Both of them have very similar priciple of a work. Still, the proxy works on the server level, but the local forwarder works on the level of your own browser. Lets see main differentce between those two:
Yes, you can easily restrict your API endpoints either using IP Address or using Authorization Header.
First of all when you create or edit project, you can define default restriction rules for its future endpoints. See screenshot below:
After that, when you create a new endpoint inside the project, by default it will get restriction rules that you've defined in the project earlier. Still, you can easily override them if there's a need. See screenshot below:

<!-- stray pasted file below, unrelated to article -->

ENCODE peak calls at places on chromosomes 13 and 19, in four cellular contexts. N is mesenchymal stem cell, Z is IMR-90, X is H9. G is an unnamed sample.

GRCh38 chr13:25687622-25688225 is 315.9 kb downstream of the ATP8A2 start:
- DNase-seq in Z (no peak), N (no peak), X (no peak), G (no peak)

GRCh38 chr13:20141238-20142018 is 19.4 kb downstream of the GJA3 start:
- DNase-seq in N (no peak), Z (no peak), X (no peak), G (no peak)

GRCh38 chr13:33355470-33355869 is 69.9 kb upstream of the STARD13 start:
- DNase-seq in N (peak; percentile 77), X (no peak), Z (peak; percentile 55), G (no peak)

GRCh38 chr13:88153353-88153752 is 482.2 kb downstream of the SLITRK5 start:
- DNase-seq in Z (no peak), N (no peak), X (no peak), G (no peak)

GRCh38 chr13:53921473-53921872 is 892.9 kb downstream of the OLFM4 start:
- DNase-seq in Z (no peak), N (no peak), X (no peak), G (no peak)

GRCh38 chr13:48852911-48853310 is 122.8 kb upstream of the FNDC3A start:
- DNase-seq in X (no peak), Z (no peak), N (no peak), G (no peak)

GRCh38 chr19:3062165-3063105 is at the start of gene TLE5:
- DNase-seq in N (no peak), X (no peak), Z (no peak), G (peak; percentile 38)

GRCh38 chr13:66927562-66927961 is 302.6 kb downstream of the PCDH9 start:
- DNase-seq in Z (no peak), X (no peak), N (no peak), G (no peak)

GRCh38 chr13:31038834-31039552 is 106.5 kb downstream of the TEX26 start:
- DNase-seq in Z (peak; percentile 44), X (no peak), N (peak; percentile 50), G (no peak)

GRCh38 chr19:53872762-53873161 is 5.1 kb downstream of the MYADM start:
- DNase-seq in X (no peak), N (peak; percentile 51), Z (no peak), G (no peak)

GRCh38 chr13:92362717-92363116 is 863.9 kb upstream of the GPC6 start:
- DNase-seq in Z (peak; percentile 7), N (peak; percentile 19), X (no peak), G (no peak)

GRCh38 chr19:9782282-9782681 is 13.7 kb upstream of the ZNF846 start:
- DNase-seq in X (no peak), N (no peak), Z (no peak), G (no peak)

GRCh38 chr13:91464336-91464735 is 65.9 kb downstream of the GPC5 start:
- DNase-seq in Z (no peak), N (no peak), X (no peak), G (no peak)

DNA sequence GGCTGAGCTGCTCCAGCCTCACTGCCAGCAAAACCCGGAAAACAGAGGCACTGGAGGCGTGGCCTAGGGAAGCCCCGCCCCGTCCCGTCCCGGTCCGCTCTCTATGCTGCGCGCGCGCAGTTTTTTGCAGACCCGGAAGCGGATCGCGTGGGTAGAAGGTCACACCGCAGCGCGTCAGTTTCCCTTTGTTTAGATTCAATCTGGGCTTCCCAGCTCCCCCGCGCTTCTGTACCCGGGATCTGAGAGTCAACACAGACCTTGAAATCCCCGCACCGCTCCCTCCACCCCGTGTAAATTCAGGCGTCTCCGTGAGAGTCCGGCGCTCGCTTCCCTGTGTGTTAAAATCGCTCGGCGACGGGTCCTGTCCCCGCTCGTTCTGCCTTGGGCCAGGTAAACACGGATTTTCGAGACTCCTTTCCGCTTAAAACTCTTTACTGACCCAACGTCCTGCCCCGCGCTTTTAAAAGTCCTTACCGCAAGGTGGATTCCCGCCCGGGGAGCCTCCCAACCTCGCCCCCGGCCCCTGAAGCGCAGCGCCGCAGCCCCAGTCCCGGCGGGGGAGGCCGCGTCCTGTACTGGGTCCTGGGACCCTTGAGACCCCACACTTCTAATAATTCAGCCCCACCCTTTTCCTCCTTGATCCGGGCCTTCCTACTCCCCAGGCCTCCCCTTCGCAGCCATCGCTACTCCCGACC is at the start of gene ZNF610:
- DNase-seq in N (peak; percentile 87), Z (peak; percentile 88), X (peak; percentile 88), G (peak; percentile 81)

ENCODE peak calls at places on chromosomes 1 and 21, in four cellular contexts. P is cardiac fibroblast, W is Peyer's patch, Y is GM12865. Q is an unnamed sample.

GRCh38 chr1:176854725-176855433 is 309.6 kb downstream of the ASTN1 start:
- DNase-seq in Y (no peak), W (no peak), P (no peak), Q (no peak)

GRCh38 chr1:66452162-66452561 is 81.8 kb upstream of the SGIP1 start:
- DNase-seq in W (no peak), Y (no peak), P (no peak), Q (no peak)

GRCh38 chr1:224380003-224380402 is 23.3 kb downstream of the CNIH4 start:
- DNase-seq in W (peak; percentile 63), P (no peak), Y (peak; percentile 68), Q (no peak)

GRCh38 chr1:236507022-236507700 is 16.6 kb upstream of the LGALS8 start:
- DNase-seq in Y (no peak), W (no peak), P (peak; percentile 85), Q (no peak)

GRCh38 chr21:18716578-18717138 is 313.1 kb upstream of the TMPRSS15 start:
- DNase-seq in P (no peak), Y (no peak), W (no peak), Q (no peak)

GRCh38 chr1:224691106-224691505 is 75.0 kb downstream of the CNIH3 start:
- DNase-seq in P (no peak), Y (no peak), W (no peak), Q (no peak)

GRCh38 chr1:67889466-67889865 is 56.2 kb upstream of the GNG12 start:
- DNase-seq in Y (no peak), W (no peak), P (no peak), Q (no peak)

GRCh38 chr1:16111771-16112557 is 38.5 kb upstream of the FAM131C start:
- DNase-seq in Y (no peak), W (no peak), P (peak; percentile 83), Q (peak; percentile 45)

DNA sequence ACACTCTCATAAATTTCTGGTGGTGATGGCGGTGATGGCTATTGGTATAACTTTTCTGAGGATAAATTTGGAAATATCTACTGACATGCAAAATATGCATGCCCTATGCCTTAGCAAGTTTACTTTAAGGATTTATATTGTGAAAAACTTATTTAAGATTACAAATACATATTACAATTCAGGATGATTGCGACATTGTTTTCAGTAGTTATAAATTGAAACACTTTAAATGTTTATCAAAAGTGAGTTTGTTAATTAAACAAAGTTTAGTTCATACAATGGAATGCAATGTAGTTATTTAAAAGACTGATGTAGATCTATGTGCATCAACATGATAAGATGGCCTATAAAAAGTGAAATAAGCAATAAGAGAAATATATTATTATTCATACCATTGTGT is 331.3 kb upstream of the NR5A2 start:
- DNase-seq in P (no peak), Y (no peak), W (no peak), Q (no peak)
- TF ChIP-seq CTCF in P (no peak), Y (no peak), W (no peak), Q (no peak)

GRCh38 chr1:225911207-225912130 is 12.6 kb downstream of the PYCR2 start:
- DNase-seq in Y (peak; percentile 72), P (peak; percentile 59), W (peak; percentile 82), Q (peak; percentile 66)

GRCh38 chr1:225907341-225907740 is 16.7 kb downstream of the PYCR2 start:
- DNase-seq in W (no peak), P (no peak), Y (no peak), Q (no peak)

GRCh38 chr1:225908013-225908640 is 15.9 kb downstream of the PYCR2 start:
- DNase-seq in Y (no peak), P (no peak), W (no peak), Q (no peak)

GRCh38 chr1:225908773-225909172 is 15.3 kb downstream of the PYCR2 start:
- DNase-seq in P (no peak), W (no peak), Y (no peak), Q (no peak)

IP Address field can be a comma separated list of IP Addresses (e.g. 192.168.0.1,192.168.0.2) or IP Ranges (e.g. 192.168.0.1/24,220.127.116.11/32) or both. In case IP Address of the client does not match, the response status will be 403 (Forbidden).
Authorization Header field could be set to any text value you wish. If client's authorization header does not match the one you've defined, the response status will be equal to 401 (Unauthorized).
All of the requests that do no pass the restriction rules are still logged in the Requests Log tab of the project and you can easily debug them.